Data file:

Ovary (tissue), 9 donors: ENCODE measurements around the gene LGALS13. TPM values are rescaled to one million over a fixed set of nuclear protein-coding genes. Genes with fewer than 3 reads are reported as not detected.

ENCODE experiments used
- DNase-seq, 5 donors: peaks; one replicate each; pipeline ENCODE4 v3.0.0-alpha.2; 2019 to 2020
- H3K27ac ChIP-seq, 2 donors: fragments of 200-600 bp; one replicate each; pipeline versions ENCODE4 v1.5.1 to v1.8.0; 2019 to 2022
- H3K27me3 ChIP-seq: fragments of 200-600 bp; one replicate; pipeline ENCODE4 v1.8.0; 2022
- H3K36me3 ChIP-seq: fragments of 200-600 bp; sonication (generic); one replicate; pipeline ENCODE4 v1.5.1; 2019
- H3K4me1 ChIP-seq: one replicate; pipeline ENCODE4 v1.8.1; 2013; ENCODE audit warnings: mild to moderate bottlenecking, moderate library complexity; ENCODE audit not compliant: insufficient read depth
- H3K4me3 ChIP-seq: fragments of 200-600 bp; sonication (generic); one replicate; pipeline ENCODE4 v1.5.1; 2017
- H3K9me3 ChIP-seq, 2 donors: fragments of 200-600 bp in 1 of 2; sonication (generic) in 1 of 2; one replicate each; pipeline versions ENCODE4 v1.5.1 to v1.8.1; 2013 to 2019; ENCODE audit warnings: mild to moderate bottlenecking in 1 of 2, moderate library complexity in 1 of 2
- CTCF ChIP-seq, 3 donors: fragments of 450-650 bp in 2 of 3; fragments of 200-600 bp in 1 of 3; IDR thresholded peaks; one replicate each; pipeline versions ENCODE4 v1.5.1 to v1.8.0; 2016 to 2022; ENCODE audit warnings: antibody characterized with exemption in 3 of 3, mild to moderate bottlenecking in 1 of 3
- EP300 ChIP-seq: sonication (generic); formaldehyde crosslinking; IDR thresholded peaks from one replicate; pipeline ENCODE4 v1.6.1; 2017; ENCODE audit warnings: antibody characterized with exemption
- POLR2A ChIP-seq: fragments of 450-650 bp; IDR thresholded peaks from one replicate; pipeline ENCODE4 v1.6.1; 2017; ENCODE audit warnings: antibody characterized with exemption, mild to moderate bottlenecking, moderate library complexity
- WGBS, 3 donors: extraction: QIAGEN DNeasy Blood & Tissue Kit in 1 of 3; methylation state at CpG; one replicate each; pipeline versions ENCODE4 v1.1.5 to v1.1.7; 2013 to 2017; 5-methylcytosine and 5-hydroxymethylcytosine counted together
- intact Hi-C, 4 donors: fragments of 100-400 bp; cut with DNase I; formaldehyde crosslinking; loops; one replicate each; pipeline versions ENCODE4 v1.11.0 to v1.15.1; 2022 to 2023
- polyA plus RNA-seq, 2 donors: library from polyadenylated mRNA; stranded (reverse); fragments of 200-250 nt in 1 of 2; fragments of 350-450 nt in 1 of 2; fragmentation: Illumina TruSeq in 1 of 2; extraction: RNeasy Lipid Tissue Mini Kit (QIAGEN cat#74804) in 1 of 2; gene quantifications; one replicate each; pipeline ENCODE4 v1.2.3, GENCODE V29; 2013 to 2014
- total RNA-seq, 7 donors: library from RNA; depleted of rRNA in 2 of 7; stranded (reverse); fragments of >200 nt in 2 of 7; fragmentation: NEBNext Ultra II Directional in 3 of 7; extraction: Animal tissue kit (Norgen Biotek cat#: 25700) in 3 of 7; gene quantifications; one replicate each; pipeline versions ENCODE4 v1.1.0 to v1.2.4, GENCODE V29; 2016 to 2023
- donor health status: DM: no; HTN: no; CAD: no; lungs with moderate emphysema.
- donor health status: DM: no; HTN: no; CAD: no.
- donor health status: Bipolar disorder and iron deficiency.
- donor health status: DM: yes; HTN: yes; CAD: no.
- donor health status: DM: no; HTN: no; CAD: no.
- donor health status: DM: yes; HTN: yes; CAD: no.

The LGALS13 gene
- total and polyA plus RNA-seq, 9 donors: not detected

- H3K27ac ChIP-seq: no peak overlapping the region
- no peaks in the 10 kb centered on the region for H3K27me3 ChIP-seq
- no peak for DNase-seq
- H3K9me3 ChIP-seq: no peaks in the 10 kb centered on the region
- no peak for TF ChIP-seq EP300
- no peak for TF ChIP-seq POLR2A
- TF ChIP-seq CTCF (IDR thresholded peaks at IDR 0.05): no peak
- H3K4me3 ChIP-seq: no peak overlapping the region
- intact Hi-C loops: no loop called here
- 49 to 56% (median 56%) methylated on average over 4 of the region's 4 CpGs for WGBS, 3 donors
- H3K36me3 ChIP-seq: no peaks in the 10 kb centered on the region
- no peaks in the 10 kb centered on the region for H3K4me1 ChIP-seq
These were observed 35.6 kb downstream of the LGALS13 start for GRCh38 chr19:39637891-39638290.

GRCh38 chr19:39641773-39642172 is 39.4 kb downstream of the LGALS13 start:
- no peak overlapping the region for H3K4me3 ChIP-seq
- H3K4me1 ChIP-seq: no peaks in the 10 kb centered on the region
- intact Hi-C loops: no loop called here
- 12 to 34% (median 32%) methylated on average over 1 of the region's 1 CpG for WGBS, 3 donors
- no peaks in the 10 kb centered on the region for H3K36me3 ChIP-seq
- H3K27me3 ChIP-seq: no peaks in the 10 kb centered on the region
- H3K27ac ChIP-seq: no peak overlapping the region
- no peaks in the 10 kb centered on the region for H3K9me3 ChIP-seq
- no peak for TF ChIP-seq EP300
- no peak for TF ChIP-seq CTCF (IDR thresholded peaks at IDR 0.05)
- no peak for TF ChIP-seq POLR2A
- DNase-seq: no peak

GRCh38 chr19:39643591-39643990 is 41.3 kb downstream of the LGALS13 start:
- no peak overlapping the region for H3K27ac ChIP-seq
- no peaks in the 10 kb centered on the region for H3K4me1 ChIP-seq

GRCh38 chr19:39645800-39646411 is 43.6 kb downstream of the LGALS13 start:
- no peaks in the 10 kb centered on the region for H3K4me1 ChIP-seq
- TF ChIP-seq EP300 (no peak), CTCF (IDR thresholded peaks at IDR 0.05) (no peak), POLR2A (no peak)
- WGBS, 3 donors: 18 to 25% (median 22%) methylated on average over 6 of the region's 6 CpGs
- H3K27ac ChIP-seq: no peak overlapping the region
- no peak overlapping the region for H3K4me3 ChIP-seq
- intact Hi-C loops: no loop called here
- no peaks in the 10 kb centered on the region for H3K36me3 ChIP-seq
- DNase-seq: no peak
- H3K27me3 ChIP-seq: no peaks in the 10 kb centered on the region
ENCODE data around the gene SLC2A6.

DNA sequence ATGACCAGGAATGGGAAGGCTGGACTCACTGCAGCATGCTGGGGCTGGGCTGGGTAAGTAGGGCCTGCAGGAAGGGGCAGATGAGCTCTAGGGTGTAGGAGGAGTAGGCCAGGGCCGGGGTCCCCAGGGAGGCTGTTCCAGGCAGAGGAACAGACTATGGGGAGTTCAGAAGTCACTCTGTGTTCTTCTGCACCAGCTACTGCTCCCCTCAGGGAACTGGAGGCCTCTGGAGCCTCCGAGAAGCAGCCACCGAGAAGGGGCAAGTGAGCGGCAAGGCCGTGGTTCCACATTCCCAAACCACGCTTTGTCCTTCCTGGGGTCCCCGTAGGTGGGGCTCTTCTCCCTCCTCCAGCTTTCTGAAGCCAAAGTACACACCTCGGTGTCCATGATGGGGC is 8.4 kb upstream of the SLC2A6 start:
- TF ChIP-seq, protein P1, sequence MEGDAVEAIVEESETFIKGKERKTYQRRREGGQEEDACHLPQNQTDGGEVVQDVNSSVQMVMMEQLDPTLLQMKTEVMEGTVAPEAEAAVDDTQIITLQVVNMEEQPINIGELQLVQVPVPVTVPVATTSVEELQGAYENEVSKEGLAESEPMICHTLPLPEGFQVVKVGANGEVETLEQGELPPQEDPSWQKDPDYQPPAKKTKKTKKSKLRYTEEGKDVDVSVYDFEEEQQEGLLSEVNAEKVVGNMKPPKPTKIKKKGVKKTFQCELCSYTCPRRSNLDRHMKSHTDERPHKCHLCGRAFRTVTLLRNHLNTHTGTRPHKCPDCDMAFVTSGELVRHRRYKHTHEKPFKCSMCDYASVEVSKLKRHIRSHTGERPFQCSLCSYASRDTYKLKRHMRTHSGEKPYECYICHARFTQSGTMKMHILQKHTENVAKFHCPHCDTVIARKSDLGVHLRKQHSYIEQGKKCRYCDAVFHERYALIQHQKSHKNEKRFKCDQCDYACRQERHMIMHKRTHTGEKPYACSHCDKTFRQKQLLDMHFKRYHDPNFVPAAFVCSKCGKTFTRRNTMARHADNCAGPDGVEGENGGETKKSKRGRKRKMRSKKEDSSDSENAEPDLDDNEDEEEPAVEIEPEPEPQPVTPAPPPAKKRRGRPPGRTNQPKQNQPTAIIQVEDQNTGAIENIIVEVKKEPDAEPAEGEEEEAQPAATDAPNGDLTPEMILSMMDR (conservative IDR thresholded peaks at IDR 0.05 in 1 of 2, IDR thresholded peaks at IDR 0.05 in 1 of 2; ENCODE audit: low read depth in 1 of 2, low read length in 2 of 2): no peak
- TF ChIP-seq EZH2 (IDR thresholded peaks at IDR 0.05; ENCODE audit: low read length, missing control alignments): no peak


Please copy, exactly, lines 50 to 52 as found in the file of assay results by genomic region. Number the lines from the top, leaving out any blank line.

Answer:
- DNase-seq: no peak

GRCh38 chr19:39643591-39643990 is 41.3 kb downstream of the LGALS13 start:
- no peak overlapping the region for H3K27ac ChIP-seq